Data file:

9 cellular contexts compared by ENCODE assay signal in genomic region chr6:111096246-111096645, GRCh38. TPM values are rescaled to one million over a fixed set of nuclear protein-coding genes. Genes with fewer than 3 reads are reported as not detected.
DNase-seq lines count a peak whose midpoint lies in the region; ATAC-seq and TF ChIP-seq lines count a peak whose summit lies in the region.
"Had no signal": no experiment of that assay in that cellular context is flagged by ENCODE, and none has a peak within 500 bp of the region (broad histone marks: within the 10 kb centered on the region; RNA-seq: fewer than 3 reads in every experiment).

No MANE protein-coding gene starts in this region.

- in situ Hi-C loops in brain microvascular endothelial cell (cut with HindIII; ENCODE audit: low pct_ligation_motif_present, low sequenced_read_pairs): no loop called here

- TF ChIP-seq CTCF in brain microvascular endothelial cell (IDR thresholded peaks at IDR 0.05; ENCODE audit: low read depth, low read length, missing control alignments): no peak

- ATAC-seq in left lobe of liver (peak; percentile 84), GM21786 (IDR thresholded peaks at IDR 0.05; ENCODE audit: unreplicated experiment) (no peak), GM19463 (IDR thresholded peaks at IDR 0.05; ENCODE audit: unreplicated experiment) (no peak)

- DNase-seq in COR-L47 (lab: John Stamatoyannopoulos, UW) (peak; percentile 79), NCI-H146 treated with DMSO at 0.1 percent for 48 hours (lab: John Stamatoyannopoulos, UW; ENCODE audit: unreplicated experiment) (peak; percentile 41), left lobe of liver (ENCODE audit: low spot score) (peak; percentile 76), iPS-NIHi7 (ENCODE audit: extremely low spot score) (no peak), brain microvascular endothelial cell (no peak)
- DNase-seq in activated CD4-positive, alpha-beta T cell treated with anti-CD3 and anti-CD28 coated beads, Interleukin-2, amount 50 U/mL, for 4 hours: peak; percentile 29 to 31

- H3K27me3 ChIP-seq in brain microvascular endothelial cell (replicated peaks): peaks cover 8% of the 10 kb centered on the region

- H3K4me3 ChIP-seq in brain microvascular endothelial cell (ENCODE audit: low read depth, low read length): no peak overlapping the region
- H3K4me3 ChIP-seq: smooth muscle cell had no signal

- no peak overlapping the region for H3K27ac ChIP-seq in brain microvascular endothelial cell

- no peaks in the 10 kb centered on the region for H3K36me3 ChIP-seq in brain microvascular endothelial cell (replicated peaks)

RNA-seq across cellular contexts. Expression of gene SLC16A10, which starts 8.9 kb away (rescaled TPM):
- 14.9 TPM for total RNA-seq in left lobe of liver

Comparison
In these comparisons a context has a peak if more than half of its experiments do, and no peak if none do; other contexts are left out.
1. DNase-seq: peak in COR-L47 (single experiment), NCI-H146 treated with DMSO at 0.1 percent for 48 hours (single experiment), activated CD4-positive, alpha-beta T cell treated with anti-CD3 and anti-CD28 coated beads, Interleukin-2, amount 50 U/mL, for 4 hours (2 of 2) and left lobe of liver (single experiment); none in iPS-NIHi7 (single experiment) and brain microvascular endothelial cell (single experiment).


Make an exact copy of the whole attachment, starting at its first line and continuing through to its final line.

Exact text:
9 cellular contexts compared by ENCODE assay signal in genomic region chr6:111096246-111096645, GRCh38. TPM values are rescaled to one million over a fixed set of nuclear protein-coding genes. Genes with fewer than 3 reads are reported as not detected.
DNase-seq lines count a peak whose midpoint lies in the region; ATAC-seq and TF ChIP-seq lines count a peak whose summit lies in the region.
"Had no signal": no experiment of that assay in that cellular context is flagged by ENCODE, and none has a peak within 500 bp of the region (broad histone marks: within the 10 kb centered on the region; RNA-seq: fewer than 3 reads in every experiment).

No MANE protein-coding gene starts in this region.

- in situ Hi-C loops in brain microvascular endothelial cell (cut with HindIII; ENCODE audit: low pct_ligation_motif_present, low sequenced_read_pairs): no loop called here

- TF ChIP-seq CTCF in brain microvascular endothelial cell (IDR thresholded peaks at IDR 0.05; ENCODE audit: low read depth, low read length, missing control alignments): no peak

- ATAC-seq in left lobe of liver (peak; percentile 84), GM21786 (IDR thresholded peaks at IDR 0.05; ENCODE audit: unreplicated experiment) (no peak), GM19463 (IDR thresholded peaks at IDR 0.05; ENCODE audit: unreplicated experiment) (no peak)

- DNase-seq in COR-L47 (lab: John Stamatoyannopoulos, UW) (peak; percentile 79), NCI-H146 treated with DMSO at 0.1 percent for 48 hours (lab: John Stamatoyannopoulos, UW; ENCODE audit: unreplicated experiment) (peak; percentile 41), left lobe of liver (ENCODE audit: low spot score) (peak; percentile 76), iPS-NIHi7 (ENCODE audit: extremely low spot score) (no peak), brain microvascular endothelial cell (no peak)
- DNase-seq in activated CD4-positive, alpha-beta T cell treated with anti-CD3 and anti-CD28 coated beads, Interleukin-2, amount 50 U/mL, for 4 hours: peak; percentile 29 to 31

- H3K27me3 ChIP-seq in brain microvascular endothelial cell (replicated peaks): peaks cover 8% of the 10 kb centered on the region

- H3K4me3 ChIP-seq in brain microvascular endothelial cell (ENCODE audit: low read depth, low read length): no peak overlapping the region
- H3K4me3 ChIP-seq: smooth muscle cell had no signal

- no peak overlapping the region for H3K27ac ChIP-seq in brain microvascular endothelial cell

- no peaks in the 10 kb centered on the region for H3K36me3 ChIP-seq in brain microvascular endothelial cell (replicated peaks)

RNA-seq across cellular contexts. Expression of gene SLC16A10, which starts 8.9 kb away (rescaled TPM):
- 14.9 TPM for total RNA-seq in left lobe of liver

Comparison
In these comparisons a context has a peak if more than half of its experiments do, and no peak if none do; other contexts are left out.
1. DNase-seq: peak in COR-L47 (single experiment), NCI-H146 treated with DMSO at 0.1 percent for 48 hours (single experiment), activated CD4-positive, alpha-beta T cell treated with anti-CD3 and anti-CD28 coated beads, Interleukin-2, amount 50 U/mL, for 4 hours (2 of 2) and left lobe of liver (single experiment); none in iPS-NIHi7 (single experiment) and brain microvascular endothelial cell (single experiment).